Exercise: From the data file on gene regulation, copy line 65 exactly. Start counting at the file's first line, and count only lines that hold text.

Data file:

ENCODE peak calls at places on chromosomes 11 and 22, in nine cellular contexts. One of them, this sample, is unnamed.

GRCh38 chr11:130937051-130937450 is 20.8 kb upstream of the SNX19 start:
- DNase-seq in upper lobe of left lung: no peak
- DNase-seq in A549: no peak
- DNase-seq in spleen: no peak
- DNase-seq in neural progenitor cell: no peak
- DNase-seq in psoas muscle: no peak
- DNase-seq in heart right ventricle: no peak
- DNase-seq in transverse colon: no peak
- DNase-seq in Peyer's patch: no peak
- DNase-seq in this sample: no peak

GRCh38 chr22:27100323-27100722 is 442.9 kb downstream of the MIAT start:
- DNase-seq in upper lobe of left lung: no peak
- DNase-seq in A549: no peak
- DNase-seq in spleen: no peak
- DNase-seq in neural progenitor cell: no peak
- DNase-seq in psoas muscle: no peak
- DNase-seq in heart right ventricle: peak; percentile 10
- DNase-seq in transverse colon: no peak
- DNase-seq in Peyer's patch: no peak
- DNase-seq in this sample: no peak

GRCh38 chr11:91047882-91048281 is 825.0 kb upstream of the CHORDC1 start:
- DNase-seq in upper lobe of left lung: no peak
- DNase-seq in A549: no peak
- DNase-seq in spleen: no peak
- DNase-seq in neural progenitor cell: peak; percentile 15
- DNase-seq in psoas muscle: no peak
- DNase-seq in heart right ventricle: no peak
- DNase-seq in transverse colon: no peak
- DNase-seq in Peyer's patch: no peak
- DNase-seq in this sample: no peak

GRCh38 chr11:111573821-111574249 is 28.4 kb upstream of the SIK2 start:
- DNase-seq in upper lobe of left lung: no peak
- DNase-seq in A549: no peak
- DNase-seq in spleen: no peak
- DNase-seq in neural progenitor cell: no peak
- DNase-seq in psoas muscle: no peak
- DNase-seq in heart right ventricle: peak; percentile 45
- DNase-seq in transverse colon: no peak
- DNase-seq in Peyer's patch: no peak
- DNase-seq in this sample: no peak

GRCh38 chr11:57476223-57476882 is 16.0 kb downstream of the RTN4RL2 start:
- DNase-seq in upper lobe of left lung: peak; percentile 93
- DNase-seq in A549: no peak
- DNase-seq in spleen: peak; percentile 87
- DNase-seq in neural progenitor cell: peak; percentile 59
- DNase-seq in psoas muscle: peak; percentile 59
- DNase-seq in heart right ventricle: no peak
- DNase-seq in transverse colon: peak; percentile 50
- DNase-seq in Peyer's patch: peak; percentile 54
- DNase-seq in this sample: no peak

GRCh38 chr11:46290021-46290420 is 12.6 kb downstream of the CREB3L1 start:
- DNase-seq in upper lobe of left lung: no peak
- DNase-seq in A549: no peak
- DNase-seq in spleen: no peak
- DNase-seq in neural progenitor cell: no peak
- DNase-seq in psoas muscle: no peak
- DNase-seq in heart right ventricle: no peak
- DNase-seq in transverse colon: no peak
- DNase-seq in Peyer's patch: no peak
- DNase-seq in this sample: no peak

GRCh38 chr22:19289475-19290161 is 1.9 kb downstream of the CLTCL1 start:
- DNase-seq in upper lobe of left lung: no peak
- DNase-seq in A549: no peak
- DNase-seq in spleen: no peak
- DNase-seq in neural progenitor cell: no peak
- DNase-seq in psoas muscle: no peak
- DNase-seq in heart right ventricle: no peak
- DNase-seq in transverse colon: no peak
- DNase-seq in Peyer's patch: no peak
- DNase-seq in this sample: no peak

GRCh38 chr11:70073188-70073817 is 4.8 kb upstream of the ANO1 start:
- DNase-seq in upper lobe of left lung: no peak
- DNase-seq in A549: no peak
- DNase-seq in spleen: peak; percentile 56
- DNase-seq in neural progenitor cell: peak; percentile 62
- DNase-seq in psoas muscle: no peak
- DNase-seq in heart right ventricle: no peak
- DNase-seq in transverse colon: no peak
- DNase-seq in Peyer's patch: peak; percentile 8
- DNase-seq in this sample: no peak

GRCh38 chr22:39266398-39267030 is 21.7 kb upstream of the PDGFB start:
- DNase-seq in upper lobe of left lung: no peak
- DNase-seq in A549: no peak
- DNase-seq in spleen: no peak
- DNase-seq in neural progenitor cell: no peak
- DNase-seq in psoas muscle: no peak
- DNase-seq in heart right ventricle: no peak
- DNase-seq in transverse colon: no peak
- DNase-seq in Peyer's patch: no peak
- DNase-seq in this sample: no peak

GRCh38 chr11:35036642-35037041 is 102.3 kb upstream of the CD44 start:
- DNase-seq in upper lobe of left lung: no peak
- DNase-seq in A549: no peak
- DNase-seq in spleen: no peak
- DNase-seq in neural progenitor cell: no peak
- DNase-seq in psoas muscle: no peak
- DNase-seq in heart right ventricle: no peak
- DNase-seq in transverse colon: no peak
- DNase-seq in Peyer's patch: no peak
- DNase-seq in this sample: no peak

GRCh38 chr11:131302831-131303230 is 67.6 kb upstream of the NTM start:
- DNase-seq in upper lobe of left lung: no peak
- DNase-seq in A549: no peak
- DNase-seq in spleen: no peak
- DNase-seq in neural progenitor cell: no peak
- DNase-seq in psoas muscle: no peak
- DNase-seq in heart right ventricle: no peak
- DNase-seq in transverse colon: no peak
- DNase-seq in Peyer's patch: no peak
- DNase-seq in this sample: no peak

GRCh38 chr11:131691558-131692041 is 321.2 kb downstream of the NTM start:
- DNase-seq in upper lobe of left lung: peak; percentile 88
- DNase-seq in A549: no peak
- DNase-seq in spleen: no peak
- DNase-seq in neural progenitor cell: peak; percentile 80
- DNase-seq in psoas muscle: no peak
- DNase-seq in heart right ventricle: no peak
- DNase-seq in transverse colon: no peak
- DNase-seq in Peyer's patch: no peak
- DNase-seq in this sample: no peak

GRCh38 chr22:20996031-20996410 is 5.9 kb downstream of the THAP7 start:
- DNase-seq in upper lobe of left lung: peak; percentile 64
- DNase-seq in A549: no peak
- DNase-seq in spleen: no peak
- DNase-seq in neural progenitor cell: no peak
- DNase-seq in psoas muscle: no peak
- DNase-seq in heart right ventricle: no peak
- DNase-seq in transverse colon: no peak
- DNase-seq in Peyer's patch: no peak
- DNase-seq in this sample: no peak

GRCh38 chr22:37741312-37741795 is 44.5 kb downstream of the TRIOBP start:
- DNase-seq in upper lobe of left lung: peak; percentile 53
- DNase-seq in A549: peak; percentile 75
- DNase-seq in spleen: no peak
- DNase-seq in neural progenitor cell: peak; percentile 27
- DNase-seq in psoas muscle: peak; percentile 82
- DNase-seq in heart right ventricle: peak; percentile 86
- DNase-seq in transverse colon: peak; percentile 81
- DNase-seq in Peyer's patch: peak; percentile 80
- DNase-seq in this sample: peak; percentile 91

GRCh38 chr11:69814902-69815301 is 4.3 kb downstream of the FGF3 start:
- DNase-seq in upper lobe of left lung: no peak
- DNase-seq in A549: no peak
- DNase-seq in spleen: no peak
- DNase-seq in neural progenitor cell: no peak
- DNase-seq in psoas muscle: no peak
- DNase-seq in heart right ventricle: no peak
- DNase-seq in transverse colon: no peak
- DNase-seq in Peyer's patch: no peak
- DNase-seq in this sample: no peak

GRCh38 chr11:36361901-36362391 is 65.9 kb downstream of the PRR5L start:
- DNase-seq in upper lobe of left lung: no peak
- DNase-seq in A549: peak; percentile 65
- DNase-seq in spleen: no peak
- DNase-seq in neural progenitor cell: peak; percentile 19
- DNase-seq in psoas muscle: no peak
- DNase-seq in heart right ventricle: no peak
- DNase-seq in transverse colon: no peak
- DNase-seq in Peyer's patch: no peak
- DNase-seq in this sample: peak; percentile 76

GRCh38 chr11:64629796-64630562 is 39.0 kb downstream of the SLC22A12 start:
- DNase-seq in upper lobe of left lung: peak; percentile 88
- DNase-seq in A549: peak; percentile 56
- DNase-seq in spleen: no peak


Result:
- DNase-seq in spleen: no peak